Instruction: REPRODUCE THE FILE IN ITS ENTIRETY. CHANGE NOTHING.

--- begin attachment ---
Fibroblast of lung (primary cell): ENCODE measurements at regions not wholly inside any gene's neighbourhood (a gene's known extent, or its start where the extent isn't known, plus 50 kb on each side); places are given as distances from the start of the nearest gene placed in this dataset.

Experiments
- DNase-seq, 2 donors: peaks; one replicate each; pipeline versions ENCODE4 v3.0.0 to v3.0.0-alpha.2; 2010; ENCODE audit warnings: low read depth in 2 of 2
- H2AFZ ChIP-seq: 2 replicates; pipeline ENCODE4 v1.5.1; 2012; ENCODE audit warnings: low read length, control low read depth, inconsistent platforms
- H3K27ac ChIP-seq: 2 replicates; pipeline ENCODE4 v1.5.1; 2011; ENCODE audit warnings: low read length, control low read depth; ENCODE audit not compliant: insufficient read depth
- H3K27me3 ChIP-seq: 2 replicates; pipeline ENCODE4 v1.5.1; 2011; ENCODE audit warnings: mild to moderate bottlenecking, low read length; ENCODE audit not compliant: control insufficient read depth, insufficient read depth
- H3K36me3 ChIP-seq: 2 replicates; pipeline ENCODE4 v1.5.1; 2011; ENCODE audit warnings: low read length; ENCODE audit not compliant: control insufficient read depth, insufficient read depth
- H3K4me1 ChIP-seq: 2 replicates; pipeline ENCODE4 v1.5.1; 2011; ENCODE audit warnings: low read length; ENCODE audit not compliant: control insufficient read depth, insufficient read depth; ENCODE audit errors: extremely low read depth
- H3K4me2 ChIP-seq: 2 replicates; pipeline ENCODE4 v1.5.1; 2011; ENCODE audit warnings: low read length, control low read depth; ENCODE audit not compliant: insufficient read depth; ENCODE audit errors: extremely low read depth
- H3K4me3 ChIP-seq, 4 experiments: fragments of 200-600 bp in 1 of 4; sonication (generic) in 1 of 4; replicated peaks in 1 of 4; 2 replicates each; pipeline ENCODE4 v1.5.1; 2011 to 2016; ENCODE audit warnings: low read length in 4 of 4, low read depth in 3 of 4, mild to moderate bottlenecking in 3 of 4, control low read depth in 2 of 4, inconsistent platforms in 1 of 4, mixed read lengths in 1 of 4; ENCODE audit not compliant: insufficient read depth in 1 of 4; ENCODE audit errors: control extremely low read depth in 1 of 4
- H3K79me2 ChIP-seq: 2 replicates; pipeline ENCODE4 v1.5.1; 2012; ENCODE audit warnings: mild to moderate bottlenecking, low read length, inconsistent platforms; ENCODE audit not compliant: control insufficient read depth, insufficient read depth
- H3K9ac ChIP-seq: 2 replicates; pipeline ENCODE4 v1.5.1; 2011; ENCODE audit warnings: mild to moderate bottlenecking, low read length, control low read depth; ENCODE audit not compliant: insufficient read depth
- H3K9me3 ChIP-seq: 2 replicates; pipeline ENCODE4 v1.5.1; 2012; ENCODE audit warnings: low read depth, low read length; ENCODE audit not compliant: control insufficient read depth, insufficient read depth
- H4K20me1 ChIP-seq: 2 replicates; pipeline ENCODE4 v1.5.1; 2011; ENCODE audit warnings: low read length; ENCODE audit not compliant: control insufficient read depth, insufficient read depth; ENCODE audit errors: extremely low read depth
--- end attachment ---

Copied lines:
Fibroblast of lung (primary cell): ENCODE measurements at regions not wholly inside any gene's neighbourhood (a gene's known extent, or its start where the extent isn't known, plus 50 kb on each side); places are given as distances from the start of the nearest gene placed in this dataset.

Experiments
- DNase-seq, 2 donors: peaks; one replicate each; pipeline versions ENCODE4 v3.0.0 to v3.0.0-alpha.2; 2010; ENCODE audit warnings: low read depth in 2 of 2
- H2AFZ ChIP-seq: 2 replicates; pipeline ENCODE4 v1.5.1; 2012; ENCODE audit warnings: low read length, control low read depth, inconsistent platforms
- H3K27ac ChIP-seq: 2 replicates; pipeline ENCODE4 v1.5.1; 2011; ENCODE audit warnings: low read length, control low read depth; ENCODE audit not compliant: insufficient read depth
- H3K27me3 ChIP-seq: 2 replicates; pipeline ENCODE4 v1.5.1; 2011; ENCODE audit warnings: mild to moderate bottlenecking, low read length; ENCODE audit not compliant: control insufficient read depth, insufficient read depth
- H3K36me3 ChIP-seq: 2 replicates; pipeline ENCODE4 v1.5.1; 2011; ENCODE audit warnings: low read length; ENCODE audit not compliant: control insufficient read depth, insufficient read depth
- H3K4me1 ChIP-seq: 2 replicates; pipeline ENCODE4 v1.5.1; 2011; ENCODE audit warnings: low read length; ENCODE audit not compliant: control insufficient read depth, insufficient read depth; ENCODE audit errors: extremely low read depth
- H3K4me2 ChIP-seq: 2 replicates; pipeline ENCODE4 v1.5.1; 2011; ENCODE audit warnings: low read length, control low read depth; ENCODE audit not compliant: insufficient read depth; ENCODE audit errors: extremely low read depth
- H3K4me3 ChIP-seq, 4 experiments: fragments of 200-600 bp in 1 of 4; sonication (generic) in 1 of 4; replicated peaks in 1 of 4; 2 replicates each; pipeline ENCODE4 v1.5.1; 2011 to 2016; ENCODE audit warnings: low read length in 4 of 4, low read depth in 3 of 4, mild to moderate bottlenecking in 3 of 4, control low read depth in 2 of 4, inconsistent platforms in 1 of 4, mixed read lengths in 1 of 4; ENCODE audit not compliant: insufficient read depth in 1 of 4; ENCODE audit errors: control extremely low read depth in 1 of 4
- H3K79me2 ChIP-seq: 2 replicates; pipeline ENCODE4 v1.5.1; 2012; ENCODE audit warnings: mild to moderate bottlenecking, low read length, inconsistent platforms; ENCODE audit not compliant: control insufficient read depth, insufficient read depth
- H3K9ac ChIP-seq: 2 replicates; pipeline ENCODE4 v1.5.1; 2011; ENCODE audit warnings: mild to moderate bottlenecking, low read length, control low read depth; ENCODE audit not compliant: insufficient read depth
- H3K9me3 ChIP-seq: 2 replicates; pipeline ENCODE4 v1.5.1; 2012; ENCODE audit warnings: low read depth, low read length; ENCODE audit not compliant: control insufficient read depth, insufficient read depth
- H4K20me1 ChIP-seq: 2 replicates; pipeline ENCODE4 v1.5.1; 2011; ENCODE audit warnings: low read length; ENCODE audit not compliant: control insufficient read depth, insufficient read depth; ENCODE audit errors: extremely low read depth